IDuring the preparation for the French Open quarter-final between Rafael Nadal and Novak Djokovic last Tuesday, doubt surrounded Nadal before his biggest challenge. He was not in particularly good shape, narrowly surviving Félix Auger-Aliassime in the fourth round. He was catching up after his recent rib stress fracture and competing after his chronic foot condition flared up. The match was scheduled for the night when his heavy topspin could be neutralized in cold, slow conditions.
The result of that match and everything that followed, Nadal rising to win his 14th French Open title and his 22nd Grand Slam, further underlines what he has shown for a long time. Regardless of his age, his own preparations, or the revelation that he played a two-week tournament with part of his foot under anesthesia, Nadal’s dominance at Roland Garros transcends everything.
At the end of last season, when Djokovic was one game away from winning his fourth Grand Slam of the year at the US Open, he was optimally positioned to break the tie at three of 20 tournaments. adults and establish himself as the man of all times. chief. Instead, Nadal has now created a clear buffer between himself and his rivals, and is halfway to a season’s Grand Slam.
It would be a big talking point if it weren’t for how Nadal has continually downplayed him. When he was following Roger Federer, he used the same analogy dozens of times. “You can’t be frustrated all the time because the neighbor has a bigger house than you,” he said three years ago.
To his credit, Nadal has been consistent, even now that his own Grand Slam run is superior to that of these neighbours. He now says these debates aren’t all that important as he, Djokovic and Federer have each achieved things beyond their wildest dreams and reached a “very equal” level. His daily motivation comes from elsewhere.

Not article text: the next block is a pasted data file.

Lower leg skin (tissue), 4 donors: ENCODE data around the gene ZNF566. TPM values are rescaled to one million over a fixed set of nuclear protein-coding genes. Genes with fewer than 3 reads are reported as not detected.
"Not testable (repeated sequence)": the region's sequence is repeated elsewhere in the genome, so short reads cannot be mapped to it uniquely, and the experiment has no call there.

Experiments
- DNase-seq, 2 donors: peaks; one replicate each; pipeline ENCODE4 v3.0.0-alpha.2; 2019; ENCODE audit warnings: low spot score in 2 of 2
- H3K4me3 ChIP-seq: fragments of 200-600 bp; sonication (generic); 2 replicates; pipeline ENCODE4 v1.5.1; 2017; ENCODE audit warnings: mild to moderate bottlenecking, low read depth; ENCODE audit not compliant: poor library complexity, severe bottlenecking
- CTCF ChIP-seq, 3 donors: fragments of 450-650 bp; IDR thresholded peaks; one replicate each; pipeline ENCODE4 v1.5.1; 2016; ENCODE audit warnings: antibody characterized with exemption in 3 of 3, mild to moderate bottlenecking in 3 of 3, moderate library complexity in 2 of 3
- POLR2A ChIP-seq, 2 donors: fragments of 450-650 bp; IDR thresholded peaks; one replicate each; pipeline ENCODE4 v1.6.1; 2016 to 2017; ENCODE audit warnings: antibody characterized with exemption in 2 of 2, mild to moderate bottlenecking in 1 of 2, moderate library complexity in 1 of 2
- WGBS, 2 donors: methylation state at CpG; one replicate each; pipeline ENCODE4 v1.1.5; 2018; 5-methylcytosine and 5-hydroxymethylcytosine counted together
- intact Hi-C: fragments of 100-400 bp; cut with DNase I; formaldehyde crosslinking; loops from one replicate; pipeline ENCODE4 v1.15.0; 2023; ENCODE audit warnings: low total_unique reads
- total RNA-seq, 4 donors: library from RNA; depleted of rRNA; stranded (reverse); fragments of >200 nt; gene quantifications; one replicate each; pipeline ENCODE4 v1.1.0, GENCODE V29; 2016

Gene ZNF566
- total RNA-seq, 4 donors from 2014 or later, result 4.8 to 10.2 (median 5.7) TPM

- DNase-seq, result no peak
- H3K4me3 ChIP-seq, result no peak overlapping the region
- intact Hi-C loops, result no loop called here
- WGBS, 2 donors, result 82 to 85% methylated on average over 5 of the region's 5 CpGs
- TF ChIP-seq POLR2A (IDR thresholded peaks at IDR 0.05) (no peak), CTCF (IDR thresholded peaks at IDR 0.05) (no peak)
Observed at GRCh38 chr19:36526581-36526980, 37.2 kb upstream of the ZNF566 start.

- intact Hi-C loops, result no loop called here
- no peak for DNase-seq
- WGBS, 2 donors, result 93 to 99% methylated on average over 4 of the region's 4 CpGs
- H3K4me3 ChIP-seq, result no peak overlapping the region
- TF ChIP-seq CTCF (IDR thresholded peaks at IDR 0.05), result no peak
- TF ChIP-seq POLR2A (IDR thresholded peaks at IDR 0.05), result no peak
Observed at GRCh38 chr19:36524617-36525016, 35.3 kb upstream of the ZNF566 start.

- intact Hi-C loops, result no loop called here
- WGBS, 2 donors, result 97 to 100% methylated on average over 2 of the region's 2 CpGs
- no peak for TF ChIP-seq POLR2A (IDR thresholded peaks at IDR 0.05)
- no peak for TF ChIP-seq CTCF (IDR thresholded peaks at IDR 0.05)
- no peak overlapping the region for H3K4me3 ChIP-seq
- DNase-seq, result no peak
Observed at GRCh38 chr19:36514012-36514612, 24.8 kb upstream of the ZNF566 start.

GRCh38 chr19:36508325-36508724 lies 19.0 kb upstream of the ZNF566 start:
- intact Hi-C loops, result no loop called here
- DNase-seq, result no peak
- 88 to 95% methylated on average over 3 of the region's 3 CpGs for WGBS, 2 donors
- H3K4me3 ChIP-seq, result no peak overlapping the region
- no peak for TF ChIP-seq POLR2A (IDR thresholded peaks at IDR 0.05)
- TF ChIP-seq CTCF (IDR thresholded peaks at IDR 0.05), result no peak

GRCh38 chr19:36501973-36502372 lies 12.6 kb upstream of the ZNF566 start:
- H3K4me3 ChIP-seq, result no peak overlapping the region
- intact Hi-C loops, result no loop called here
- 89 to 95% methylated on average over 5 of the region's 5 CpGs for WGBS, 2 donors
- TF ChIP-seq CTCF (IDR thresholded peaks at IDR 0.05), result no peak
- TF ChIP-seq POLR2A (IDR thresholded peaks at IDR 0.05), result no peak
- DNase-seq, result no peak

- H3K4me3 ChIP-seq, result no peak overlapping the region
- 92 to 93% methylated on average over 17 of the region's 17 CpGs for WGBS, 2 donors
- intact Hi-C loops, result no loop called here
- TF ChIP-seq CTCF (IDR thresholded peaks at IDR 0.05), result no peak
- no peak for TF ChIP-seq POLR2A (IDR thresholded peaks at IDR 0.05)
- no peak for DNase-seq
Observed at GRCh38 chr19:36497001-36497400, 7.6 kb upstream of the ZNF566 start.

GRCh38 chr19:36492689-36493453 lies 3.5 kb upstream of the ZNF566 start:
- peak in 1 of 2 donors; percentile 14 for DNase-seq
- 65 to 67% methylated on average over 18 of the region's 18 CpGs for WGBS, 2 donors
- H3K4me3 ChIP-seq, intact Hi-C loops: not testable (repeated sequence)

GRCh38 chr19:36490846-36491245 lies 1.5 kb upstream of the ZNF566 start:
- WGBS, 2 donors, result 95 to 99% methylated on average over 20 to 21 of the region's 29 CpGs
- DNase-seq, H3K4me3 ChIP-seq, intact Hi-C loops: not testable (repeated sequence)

“It’s about how much you love doing what you do or whether you don’t, so that’s another story, right?” he said. “But if you love what you’re doing, you keep going. Because, for example, if you like to go golfing, you continue to play golf. If I like playing tennis and if I can keep playing, I keep playing because I love what I do. So that’s it.”
In Spanish, Nadal elaborated on this feeling: “I’ve said it a million times but I don’t get tired of saying it. The best satisfaction is always personal, more than a medal or anything else. Knowing that you’re striving to achieve your goals. Sometimes you succeed, sometimes you don’t. But you have the inner peace to go home knowing you’ve tried everything.
Despite the joy with which Nadal plays, enjoying an unexpected ‘golden’ moment so deep in his career, he is simultaneously filled with uncertainty. This contrast was particularly stark during his press conference, where he sat with the La Coupe des Mousquetaires trophy by his side after one of the great triumphs of his career, but for 40 minutes in two languages he explained above all, in as much detail as he did. never discussed an injury, why he is so uncertain about his future due to the Müller-Weiss syndrome he suffers from in his foot.
Even Nadal has a limit to the pain he’s willing to inflict on himself in pursuit of success and so he’s not ready to block the nerves in his foot again in order to numb the pain. He is now looking for a solution, starting with radiofrequency ablation which he will attempt in the coming weeks, then major surgery which he says he will have to consider if that fails. In an interview with Onda Cero Radioestadio in Spanish, it was clear: “It may still be my last Roland Garros, but I will do everything to move forward.”
The foundation of Nadal’s success for so long has been his attitude; his acceptance of every circumstance, the optimism and poise with which he faced adversity, and the perspective he kept under pressure. At 36, he takes on a completely different role. This will guide him both in his attempt to prolong his career as long as possible, but also when he recognizes that he has reached his limits.
“My clear position is always that life prevails,” he said. “Of course, my tennis career has been a priority all my life, but it has never been a priority over my happiness.”